Is your organisation resilient?
Resilience isn't just a personal trait. Organisations have different levels of resilience too. Some fail, some survive, while others thrive on change. What makes a business resilient to begin with and can an organisation increase its resilience?
What is resilience?
Research around organisational resilience has focused on four key factors:
- The level of autonomy given to individuals
- Organisational structure and culture
- Business leadership - particularly that of middle management
- The relationship with external social support
Added together, these factors paint a picture of an organisation's culture. But let’s dig a little deeper.
The power of one
Each and every organisation is made from the sum of its parts - in other words, its people. How individuals react to challenge and change is therefore a good indicator of a businesses' tolerance towards unexpected events.
We know that as individuals we become more resilient when given a greater degree of autonomy within our job role. That autonomy brings with it a degree of responsibility to cope with change as well as the freedom to innovate and react. In having overly prescriptive job descriptions and straitjacketing our employees, are we affecting our organisation's ability to deal with change?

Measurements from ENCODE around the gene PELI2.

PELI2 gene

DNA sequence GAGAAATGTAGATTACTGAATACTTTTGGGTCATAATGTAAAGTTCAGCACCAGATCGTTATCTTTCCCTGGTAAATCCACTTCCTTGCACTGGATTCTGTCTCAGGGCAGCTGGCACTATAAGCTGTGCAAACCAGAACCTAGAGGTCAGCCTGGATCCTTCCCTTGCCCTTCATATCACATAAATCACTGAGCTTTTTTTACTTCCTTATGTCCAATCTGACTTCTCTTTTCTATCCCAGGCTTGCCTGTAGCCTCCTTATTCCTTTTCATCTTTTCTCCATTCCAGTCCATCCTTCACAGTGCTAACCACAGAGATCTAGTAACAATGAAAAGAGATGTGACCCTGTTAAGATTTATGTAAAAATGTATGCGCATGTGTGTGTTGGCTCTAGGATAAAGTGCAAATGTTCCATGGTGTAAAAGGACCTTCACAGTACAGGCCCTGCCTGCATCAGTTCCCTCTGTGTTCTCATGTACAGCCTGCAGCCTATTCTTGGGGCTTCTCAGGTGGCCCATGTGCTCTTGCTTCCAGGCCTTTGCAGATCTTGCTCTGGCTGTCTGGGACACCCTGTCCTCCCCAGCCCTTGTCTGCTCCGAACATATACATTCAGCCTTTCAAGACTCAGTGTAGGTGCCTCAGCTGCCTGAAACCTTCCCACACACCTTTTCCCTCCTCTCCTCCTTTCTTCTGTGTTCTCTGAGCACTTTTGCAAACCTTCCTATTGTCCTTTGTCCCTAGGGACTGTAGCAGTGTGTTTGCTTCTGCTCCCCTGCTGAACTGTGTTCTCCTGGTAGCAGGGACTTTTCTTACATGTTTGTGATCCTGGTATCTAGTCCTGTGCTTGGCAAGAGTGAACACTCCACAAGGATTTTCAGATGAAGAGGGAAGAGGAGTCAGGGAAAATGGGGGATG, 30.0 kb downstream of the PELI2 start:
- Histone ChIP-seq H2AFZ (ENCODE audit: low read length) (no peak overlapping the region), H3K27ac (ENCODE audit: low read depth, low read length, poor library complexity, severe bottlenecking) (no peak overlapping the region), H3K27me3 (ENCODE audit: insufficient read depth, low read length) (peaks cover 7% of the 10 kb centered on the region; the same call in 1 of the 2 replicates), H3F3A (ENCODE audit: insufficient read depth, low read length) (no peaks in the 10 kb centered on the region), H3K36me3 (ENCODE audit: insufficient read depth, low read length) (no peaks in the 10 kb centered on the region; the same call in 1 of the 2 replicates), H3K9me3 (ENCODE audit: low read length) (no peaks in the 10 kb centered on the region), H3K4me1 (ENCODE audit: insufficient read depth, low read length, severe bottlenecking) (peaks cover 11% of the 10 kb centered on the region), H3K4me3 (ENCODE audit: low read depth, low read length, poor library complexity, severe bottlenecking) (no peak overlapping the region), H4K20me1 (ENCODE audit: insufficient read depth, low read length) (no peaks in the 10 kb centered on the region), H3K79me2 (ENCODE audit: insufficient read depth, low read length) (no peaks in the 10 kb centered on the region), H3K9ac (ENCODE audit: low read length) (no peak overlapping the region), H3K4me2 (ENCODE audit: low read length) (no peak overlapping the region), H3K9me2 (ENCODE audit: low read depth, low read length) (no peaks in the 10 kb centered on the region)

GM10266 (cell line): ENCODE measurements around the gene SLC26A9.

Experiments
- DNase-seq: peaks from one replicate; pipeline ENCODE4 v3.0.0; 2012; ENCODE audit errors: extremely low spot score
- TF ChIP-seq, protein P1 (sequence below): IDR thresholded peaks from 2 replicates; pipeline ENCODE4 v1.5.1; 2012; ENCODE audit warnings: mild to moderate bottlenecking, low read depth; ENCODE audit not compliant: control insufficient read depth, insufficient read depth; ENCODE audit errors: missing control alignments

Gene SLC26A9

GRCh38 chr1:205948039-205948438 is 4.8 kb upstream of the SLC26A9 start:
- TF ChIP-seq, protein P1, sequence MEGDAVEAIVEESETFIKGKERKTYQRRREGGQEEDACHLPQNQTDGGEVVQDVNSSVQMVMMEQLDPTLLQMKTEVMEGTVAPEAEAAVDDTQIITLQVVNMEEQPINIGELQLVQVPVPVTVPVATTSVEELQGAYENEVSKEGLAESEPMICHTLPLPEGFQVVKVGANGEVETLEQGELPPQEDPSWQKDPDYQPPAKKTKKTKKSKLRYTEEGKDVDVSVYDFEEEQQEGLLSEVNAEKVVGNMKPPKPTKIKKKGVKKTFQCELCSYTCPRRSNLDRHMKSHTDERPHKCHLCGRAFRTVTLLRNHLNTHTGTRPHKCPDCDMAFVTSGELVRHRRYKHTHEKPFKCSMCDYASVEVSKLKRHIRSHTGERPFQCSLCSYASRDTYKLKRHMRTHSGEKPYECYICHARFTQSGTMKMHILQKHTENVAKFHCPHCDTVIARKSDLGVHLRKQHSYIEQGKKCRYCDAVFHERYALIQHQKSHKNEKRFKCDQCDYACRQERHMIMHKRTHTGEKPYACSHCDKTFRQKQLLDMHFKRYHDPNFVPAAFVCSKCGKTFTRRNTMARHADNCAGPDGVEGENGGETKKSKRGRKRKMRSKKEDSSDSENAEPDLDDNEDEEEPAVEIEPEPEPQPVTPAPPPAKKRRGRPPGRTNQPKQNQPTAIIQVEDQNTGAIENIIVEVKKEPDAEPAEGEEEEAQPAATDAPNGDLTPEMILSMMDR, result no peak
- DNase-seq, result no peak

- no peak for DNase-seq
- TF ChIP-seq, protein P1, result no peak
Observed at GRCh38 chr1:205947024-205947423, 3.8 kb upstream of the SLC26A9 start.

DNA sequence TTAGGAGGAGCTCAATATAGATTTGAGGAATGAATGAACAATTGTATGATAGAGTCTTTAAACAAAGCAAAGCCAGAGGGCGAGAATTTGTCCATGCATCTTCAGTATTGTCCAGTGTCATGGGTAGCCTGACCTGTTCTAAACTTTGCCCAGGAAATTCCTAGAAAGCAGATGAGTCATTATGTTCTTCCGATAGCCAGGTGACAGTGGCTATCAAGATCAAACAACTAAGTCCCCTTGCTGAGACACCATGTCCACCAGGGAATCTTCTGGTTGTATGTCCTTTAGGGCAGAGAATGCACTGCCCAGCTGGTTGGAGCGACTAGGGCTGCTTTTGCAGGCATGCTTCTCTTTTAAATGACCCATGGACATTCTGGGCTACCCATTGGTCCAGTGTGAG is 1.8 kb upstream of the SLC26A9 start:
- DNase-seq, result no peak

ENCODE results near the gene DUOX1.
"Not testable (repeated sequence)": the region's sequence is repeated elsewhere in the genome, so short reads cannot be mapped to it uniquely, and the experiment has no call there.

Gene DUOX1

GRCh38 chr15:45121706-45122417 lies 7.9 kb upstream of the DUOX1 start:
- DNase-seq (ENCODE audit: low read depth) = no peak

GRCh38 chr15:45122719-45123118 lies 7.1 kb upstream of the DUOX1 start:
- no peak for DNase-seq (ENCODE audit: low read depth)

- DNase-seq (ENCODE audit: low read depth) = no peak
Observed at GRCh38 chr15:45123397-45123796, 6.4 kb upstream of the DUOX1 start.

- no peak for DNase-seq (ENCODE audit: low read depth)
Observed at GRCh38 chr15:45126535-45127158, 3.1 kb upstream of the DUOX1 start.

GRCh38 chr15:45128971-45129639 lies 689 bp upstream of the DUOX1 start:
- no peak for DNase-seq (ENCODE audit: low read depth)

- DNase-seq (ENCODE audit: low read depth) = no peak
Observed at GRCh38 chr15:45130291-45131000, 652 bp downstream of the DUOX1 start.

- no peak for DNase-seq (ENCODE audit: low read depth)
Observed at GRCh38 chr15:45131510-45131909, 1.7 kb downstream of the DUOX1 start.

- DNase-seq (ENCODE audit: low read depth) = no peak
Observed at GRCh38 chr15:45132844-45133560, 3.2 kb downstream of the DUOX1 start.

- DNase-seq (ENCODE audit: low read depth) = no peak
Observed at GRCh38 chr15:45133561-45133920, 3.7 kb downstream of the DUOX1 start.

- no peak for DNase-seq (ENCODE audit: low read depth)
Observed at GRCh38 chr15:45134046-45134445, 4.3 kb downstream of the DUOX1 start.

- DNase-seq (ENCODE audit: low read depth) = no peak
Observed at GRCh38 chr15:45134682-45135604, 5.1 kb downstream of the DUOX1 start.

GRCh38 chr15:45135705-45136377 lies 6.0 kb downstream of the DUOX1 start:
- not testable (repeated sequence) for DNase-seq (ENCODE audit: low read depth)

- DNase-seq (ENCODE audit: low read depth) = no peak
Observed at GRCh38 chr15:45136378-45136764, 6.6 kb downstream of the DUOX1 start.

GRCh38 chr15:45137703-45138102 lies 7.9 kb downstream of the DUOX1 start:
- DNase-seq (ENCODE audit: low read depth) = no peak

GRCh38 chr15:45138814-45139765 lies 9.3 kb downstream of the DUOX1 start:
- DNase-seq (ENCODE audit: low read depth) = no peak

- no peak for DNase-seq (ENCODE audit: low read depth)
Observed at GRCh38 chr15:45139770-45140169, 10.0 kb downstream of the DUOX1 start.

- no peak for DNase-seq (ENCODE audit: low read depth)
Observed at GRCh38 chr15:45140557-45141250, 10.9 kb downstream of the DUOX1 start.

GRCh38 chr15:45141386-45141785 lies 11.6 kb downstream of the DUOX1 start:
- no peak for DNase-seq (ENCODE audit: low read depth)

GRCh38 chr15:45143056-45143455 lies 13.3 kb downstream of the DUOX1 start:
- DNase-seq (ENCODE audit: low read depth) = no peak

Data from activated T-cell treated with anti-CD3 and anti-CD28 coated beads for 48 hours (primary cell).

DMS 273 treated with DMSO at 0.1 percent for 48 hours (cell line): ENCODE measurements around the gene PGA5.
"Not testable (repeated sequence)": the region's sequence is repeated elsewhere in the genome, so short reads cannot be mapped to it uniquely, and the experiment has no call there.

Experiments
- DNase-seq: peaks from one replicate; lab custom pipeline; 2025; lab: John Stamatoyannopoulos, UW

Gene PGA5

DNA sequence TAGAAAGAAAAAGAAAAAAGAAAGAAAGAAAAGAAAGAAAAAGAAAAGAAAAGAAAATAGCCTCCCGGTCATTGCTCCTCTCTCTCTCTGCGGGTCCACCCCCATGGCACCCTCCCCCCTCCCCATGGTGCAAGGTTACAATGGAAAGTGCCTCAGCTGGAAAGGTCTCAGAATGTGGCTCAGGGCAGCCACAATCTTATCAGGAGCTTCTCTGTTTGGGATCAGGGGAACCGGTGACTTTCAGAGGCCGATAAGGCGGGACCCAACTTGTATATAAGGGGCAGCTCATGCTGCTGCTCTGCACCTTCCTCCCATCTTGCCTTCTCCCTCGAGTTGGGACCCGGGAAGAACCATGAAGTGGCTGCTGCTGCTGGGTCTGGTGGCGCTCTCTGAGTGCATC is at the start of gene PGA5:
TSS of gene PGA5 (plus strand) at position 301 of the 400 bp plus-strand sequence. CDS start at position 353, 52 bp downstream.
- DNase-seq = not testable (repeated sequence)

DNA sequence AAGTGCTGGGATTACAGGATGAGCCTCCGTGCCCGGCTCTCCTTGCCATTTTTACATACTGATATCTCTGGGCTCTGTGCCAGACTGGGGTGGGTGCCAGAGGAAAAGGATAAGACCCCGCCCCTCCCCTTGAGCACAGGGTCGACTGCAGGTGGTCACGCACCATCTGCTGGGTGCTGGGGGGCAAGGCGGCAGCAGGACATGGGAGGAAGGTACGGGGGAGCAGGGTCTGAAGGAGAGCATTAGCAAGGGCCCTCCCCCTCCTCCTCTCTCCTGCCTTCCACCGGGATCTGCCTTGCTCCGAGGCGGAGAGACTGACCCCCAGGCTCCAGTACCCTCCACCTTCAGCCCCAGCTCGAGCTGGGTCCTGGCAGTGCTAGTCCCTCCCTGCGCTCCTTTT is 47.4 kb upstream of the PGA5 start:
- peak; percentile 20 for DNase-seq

The flip side of autonomy is the behaviour of the leadership function. Individuals naturally mirror the behaviour of their leaders. Periods of stress and change can reveal latent leadership qualities, especially in middle and line management. True leaders emerge from those who engage and support, heavily influencing the ability of others to cope and to be resilient to adverse events. Their actions will inspire or demoralise others depending on how they manage their own energy and reactions; how they invest in and renew the energy of those whom they lead.
Creating the right conditions for resilience
Combined, these elements create an organisational culture, which simply put, adds up to 'the way things are done around here'. Organisations make decisions, whether they are positive or those made by omission, on the culture they envision for their business. They have the ability to make decisions on the strategy, management systems and governance that support an attitude to risk and change.
Essentially, businesses can choose to create the conditions which make them more resilient. They can choose to invest in the capability of the leadership function. They can choose to support and trust their employees, giving them sufficient levels of autonomy. Whichever path they take, it's bound to have far-reaching consequences.